"The turning point came after November 17th. There was a big break, because we were supposed to have the premiere of Black Comedy then. It was directed by Václav Beránek. And the news came to us that they had stopped playing in Prague. They went on strike. Well, we did a drama meeting and we decided to play. That we will still play the premiere, but that Pavel Pavlovský will perform beforehand and say what is happening in Prague. So he got out and some people left the auditorium with a stamp, and most people applauded us. We also called the Big Theater, where the Beggar Student was on the next day, but the operetta did not join us. So it was up to the drama. There was no one anywhere, the students kept silent for four days. Technical components have joined us. And we've been canceling the show since the second day of the rerun of the Black Comedy, announcing it (in advance). We said we would return the entry fee. Of course, no one wanted the fee back. So the drama of the Pilsen theater went on strike from the second day, from the nineteenth of November. And on November 19, we wanted to do dialogue [actors] with the audience, but now the director didn't want that. So a betting committee was set up. The first chairman was Václav Beránek, I was the secretary of the strike committee and then Pavel Pavlovský took over. And a kind of a center had actually been set up in my tiny office of dramaturgy, [there] it was beginning to be concentrated. We received phone calls from Prague, reproduced materials, sent messages and hanged up signs. And I must say that the director knew about it and did not intervene. That meant he let us reproduce the materials. Most of the drama got involved. And then, after about four days, the organization of those performances (in the square) and of the actors' trips (to various villages) began."
"It was the Days of Bulgarian Culture, and none of the West Bohemian theaters had a Bulgarian play. So it was up to the theater to perform the Bulgarian play. So I went to Prague to see my friend Miloš Vojta, who was the editor of Tvorba, and he gave me a great play (from the Bulgarian writer Jordan) Radičkov, which was called Lidožroutka. So we put it on. Those party bodies were happy to have the Bulgarian game. It was a story from a retirement home, where a party official comes. And while everything works there and people like each other, when the party functionary comes there, everything is taken apart. Interpersonal relationships… everything stops working. It ends with a black nurse coming in and he has a heart attack. And everything in that institute will return to its harmonic lines. And there was a premiere and there were party bodies on it, and they completely screwed up. It was terrible because they suddenly had a game that was anti-regime. So a commission was set up to investigate what we dared to see. And I went to see Miloš Vojta, and he called the central committee, and there someone from that central committee called Pilsen and said what they were talking about, that it was not a critique of socialism, but a critique of the negative phenomena of socialism. And immediately there was peace. Nothing happened and the Ogre was played on."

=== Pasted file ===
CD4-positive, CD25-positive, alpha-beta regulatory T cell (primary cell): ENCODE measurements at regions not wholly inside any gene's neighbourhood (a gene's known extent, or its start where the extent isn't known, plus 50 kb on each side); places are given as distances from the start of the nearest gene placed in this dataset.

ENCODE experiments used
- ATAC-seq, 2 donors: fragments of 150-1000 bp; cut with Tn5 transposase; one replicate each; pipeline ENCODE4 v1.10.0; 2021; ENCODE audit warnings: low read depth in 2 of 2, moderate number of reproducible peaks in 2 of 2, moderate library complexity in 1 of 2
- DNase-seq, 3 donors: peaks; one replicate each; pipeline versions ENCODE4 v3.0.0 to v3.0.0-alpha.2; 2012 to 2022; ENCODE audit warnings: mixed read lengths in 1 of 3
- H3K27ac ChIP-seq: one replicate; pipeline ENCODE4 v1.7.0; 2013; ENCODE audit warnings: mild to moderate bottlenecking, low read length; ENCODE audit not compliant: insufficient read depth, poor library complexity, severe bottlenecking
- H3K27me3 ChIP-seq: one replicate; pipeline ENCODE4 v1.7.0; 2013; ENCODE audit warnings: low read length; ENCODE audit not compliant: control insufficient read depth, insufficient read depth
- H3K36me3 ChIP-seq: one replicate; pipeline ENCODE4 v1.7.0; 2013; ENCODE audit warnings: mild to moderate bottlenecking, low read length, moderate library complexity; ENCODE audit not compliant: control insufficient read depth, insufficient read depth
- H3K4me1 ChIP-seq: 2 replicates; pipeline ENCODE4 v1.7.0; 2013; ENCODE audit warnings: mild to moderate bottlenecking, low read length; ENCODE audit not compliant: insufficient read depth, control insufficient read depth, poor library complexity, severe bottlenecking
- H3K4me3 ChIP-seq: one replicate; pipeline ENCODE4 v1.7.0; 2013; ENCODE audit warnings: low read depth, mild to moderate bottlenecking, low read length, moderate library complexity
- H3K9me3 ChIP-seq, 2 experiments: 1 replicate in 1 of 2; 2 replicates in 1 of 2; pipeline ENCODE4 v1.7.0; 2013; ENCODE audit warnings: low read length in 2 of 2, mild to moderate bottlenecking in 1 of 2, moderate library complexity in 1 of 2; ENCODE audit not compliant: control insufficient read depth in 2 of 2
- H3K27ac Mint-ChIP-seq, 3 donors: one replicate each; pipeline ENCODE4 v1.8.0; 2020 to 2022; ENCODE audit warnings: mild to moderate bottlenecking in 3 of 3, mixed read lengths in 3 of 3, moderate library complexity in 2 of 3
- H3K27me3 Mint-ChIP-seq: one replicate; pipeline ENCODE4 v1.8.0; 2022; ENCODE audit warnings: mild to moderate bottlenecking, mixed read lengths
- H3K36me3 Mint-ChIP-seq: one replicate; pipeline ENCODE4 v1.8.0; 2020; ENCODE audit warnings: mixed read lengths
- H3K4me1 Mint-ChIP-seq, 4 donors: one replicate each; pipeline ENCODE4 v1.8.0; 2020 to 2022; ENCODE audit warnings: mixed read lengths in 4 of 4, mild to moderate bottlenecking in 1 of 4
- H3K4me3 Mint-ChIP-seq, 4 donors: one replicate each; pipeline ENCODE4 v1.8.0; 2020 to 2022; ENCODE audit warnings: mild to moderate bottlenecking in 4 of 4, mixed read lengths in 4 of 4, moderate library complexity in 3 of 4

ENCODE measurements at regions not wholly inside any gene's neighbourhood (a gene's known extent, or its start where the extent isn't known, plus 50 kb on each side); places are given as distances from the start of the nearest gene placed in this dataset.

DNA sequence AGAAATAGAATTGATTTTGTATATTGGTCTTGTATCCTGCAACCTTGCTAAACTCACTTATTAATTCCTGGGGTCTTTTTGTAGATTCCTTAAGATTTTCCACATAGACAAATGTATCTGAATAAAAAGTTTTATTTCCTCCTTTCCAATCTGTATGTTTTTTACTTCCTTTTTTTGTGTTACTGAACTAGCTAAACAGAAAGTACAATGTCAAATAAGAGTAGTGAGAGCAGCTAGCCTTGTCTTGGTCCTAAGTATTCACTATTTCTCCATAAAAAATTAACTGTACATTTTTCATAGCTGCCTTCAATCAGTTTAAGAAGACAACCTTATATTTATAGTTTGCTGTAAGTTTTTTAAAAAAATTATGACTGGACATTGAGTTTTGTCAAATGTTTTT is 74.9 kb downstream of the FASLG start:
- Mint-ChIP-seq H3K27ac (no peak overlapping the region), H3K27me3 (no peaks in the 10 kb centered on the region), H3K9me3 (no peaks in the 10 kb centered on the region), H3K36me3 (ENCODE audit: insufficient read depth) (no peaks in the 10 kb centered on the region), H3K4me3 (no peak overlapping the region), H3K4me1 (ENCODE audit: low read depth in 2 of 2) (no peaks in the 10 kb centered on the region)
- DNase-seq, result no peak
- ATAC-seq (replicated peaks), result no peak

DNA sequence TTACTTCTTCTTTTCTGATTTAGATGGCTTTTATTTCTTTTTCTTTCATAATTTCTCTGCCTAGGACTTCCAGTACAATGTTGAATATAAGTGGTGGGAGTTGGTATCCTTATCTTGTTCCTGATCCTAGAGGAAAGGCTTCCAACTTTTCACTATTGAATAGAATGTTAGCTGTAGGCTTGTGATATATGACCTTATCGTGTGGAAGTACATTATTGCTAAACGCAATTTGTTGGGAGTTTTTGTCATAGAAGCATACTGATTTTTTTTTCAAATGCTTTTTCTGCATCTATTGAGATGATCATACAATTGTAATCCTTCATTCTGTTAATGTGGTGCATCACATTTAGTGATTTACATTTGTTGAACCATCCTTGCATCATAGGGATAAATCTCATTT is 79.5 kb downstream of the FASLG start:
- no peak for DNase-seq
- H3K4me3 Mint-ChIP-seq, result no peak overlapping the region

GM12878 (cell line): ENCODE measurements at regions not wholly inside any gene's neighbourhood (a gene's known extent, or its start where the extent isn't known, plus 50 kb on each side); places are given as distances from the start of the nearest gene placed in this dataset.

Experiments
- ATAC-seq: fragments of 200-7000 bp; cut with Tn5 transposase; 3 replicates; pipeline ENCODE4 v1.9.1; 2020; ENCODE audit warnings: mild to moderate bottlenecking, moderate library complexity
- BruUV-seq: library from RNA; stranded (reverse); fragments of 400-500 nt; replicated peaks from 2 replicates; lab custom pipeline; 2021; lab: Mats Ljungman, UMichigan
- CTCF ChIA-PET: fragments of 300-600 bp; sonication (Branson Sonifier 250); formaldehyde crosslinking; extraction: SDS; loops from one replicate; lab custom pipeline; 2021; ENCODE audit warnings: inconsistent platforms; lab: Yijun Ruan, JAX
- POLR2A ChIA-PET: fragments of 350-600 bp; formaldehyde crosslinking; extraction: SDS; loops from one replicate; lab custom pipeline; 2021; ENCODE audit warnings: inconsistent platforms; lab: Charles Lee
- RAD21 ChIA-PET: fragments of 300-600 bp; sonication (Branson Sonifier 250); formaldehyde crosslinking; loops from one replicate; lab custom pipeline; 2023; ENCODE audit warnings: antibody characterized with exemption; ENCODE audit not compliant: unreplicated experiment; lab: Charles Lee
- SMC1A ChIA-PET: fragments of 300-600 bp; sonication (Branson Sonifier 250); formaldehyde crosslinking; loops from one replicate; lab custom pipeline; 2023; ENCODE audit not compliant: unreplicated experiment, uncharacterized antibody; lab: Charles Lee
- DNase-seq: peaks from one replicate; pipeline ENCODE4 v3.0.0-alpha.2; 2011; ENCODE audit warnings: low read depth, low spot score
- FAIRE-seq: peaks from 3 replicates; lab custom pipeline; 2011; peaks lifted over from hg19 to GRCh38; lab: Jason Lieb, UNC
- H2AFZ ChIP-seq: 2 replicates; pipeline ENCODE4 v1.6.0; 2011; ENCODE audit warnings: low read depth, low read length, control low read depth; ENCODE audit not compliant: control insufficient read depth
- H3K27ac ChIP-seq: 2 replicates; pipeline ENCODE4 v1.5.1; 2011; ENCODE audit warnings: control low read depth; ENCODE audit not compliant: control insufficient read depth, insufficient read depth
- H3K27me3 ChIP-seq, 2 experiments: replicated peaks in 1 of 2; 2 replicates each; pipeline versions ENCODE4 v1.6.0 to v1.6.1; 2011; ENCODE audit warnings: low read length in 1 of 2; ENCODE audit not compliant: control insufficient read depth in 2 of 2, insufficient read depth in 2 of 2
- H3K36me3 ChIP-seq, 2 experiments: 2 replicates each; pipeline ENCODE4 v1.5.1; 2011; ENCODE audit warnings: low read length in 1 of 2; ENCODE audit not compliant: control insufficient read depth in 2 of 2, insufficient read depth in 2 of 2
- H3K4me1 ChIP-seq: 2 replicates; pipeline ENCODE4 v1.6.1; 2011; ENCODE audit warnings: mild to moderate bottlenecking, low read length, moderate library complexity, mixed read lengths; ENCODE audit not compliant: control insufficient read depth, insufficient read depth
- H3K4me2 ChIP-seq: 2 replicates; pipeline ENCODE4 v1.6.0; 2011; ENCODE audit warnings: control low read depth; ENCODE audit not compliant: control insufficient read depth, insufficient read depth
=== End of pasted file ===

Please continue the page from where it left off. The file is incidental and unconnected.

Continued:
"And immediately the trouble with my husband began, because after the year 1968, he did, for example, a performance called Philosophical History, where it was demonstrated. The spectators demonstrated there, stood up, there were chanted applauses. So his productions were actually demonstrated, and he was an incredible thorn in the side of party officials. [At that time] there was a deputy director [Karel] Křemenák… And they ordered him to fire [Jiří] Kout and Vladimír Heller. He refused, and even started drinking because he couldn't stand it, and then resigned rather than firing these people. Then [Zdeněk] Šnaiberg stepped in, and in his seventieth year he stated in his inaugural speech that these people had to leave the theater. And Vlada Heller even committed suicide because he couldn't bear it."
Marie Caltová was born on March 26, 1944 into a Pilsen artistic family. The mother worked as a photographer for many years at the J. K. Tyl theater. His father worked as a stage designer in Pilsen. During the war, his parents hid the director of Jewish origin, Alfred Radok. Marie´s grammar school studies were followed by studies in Theater Theory at the Faculty of Arts of Charles University, which she completed in 1968. Already during her studies, she worked part-time in the documentation department of the Theater Institute. Immediately after graduation, she accepted an offer for the position of theater critic at the Prague Scenography Institute. Her parents and grandmother were expelled from the Communist Party after expressing their disagreement with the occupation of the Warsaw Pact troops, she never joined the party herself. In March 1969, she married Miroslav Doutlík, as a result of disagreement with the occupation, who was deprived of the position of head of the Pilsen operetta. For many years she worked as a dramaturg of the J. K. Tyl Theater. Immediately after November 17, 1989, she joined the strike together with the members of the play, became the secretary of the strike committee and the driving force behind the Velvet Revolution in Pilsen. She soon joined the Pilsen Civic Forum. In addition to her work as a playwright, she was also a lecturer in theater seminars and a juror for a number of amateur theater shows. In 2010 she received the Vendelín Budil Award, and in 2018 the Lifetime Achievement Award.